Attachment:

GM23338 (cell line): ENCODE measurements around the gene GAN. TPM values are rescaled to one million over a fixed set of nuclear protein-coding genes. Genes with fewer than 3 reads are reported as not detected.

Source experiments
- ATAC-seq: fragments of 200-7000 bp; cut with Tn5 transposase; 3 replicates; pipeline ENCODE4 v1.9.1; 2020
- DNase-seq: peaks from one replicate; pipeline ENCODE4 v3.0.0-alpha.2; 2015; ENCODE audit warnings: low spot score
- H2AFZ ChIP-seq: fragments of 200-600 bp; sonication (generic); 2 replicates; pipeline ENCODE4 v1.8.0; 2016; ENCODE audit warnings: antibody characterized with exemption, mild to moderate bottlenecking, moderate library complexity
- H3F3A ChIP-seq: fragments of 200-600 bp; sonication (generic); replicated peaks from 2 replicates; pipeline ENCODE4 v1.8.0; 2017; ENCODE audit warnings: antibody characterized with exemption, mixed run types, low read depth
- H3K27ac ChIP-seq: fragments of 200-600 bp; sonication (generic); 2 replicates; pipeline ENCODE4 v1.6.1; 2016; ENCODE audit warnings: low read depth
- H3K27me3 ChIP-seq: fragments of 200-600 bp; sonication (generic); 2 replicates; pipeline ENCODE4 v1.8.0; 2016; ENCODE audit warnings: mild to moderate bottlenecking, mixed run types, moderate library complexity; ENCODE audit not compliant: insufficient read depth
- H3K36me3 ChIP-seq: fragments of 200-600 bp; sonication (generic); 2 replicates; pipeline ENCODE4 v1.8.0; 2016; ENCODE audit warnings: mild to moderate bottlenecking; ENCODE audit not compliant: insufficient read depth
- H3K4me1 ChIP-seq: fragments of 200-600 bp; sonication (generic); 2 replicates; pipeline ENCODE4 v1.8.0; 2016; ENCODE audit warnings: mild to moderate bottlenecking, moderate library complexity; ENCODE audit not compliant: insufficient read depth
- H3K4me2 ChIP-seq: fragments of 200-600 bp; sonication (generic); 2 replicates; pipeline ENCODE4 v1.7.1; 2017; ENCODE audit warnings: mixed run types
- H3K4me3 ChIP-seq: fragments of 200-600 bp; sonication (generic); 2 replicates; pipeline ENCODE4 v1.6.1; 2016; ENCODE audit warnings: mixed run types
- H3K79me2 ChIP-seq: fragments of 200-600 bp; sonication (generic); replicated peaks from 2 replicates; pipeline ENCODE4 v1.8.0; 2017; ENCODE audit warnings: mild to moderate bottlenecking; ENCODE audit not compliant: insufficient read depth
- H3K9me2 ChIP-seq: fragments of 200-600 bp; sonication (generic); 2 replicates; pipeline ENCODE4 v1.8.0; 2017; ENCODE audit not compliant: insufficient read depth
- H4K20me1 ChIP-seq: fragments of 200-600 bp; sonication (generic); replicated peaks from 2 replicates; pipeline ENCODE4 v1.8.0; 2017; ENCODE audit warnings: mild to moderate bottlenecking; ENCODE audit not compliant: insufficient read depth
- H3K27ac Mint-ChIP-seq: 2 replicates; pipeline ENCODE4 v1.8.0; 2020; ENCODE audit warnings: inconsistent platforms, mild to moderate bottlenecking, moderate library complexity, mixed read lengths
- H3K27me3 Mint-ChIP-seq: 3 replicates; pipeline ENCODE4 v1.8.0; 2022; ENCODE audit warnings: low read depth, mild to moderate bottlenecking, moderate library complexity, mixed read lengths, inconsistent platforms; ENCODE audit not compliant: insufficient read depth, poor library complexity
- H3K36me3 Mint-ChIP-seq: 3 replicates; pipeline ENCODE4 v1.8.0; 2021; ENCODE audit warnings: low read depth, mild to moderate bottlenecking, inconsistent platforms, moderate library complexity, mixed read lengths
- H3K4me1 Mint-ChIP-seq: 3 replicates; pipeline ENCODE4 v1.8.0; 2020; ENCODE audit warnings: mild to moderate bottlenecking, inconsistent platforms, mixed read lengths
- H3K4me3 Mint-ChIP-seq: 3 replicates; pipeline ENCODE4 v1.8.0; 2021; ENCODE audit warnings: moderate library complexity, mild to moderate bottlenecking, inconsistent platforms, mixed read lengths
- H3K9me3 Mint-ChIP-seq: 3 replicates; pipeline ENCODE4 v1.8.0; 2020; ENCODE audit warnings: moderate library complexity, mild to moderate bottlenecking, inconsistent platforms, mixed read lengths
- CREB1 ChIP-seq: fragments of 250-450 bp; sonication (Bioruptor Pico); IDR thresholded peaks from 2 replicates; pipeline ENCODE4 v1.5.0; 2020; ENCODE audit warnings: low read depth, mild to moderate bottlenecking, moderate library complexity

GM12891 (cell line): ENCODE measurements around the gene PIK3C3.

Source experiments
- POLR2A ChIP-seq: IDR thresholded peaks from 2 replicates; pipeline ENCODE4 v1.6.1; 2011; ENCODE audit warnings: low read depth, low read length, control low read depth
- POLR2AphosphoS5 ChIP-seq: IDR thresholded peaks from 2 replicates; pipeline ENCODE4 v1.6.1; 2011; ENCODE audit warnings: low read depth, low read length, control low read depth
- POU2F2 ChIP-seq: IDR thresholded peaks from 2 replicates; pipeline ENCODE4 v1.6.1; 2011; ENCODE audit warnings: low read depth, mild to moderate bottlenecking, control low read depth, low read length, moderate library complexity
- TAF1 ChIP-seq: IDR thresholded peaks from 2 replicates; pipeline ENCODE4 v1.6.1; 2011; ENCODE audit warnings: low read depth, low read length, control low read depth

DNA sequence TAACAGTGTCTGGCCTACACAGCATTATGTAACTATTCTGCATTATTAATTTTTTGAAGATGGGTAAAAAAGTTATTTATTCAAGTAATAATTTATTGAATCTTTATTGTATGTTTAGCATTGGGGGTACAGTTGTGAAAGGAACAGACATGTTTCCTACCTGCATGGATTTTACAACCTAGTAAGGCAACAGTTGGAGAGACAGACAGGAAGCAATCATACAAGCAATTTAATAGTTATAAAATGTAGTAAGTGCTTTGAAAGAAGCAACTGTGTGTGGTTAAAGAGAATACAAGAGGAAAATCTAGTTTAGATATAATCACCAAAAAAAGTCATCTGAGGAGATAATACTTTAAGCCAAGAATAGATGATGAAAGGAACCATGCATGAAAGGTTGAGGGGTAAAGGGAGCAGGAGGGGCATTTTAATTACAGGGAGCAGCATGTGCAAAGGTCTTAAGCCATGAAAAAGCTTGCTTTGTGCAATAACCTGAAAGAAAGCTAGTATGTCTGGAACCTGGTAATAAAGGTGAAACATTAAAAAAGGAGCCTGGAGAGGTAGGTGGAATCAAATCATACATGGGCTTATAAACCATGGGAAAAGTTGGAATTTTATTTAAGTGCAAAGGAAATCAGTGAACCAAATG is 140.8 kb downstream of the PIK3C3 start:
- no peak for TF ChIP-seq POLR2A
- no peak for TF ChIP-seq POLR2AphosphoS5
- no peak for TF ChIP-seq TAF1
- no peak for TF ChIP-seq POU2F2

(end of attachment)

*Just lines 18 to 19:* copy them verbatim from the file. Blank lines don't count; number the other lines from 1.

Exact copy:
- H3K36me3 Mint-ChIP-seq: 3 replicates; pipeline ENCODE4 v1.8.0; 2021; ENCODE audit warnings: low read depth, mild to moderate bottlenecking, inconsistent platforms, moderate library complexity, mixed read lengths
- H3K4me1 Mint-ChIP-seq: 3 replicates; pipeline ENCODE4 v1.8.0; 2020; ENCODE audit warnings: mild to moderate bottlenecking, inconsistent platforms, mixed read lengths